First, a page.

Infection with Brucella spp., long known as a cause of abortion, infertility, and reproductive loss in domestic livestock, has increasingly been documented in marine mammals over the past two decades. We report molecular evidence of Brucella infection in Asian sea otters (Enhydra lutris lutris). Brucella DNA was detected in 3 of 78 (4%) rectal swab samples collected between 2004 and 2006 on Bering Island, Russia. These 78 animals had previously been documented to have a Brucella seroprevalence of 28%, markedly higher than the prevalence documented in sea otters (Enhydra lutris) in North America. All of the DNA sequences amplified were identical to one or more previously isolated Brucella spp. including strains from both terrestrial and marine hosts. Phylogenetic analysis of this sequence suggested that one animal was shedding Brucella spp. DNA with a sequence matching a Brucella abortus strain, whereas two animals yielded a sequence matching a group of strains including isolates classified as Brucella pinnipedialis and Brucella melitensis. Our results highlight the diversity of Brucella spp. within a single sea otter population.
University of California, Davis, Wildlife Health Center, Orcas Island Office, School of Veterinary Medicine, University of California, Davis, 1016 Deer Harbor Road, Eastsound, Washington 98245, USA. firstname.lastname@example.org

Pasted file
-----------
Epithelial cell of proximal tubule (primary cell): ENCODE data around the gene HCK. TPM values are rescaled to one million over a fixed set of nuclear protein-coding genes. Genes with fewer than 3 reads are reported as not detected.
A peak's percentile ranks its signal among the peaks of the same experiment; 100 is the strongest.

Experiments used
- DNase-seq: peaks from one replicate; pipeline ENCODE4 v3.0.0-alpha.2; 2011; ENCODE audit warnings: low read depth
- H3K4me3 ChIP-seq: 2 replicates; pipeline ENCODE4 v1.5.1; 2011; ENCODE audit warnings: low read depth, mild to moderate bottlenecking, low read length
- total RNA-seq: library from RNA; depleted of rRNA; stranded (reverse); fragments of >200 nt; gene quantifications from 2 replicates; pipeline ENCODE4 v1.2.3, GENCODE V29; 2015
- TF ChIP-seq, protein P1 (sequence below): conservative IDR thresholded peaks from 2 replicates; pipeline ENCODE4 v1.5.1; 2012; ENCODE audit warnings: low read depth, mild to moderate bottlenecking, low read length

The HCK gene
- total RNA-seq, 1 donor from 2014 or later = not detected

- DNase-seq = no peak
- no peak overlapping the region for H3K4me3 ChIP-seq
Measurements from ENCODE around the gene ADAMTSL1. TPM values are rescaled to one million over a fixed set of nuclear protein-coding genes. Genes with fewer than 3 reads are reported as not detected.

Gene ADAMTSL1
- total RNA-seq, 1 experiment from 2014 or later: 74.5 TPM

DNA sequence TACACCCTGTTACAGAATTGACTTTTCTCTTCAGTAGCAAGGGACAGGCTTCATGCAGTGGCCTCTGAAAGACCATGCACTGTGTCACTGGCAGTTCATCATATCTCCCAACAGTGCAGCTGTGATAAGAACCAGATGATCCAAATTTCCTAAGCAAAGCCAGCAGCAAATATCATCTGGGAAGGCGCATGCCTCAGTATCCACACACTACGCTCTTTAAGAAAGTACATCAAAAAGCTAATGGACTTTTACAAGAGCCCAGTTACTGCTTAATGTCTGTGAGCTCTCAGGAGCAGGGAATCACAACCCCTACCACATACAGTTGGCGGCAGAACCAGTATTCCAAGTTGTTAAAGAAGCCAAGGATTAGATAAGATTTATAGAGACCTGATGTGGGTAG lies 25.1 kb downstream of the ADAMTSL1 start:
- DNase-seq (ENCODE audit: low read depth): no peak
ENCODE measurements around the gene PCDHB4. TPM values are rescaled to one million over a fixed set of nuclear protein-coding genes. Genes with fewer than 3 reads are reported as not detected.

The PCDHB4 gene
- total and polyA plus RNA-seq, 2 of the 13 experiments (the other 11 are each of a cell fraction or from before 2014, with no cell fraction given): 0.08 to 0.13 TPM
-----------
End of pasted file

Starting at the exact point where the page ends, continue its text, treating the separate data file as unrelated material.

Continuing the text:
The investigation of diseases of free-ranging river otters (Lontra canadensis) is a primary conservation priority for this species; however, very little is known about diseases of river otters that forage in marine environments. To identify and better understand pathogens that could be important to marine-foraging river otters, other wildlife species, domestic animals, and humans and to determine if proximity to human population could be a factor in disease exposure, serum samples from 55 free-ranging marine-foraging river otters were tested for antibodies to selected pathogens. Thirty-five animals were captured in Prince William Sound, Alaska (USA), an area of low human density, and 20 were captured in the San Juan Islands, Washington State (USA), an area characterized by higher human density. Of 40 river otters tested by indirect immunofluorescent antibody test, 17.5% were seropositive (titer > or =320) for Toxoplasma gondii. All positive animals came from Washington. Of 35 river otters tested for antibodies to Leptospira interrogans using the microscopic agglutination test, 10 of 20 (50%) from Washington were seropositive (titer > or =200). None of the 15 tested animals from Alaska were positive. Antibodies to Neospora caninum (n=40), Sarcocystis neurona (n=40), Brucella abortus (n=55), avian influenza (n=40), canine distemper virus (n=55), phocine distemper virus (n=55), dolphin morbillivirus (n=55), porpoise morbillivirus (n=55), and Aleutian disease parvovirus (n=46) were not detected. Identifying exposure to T. gondii and L. interrogans in otters from Washington State but not in otters from Alaska suggests that living proximal to higher human density and its associated agricultural activities, domestic animals, and rodent populations could enhance river otter exposure to these pathogens.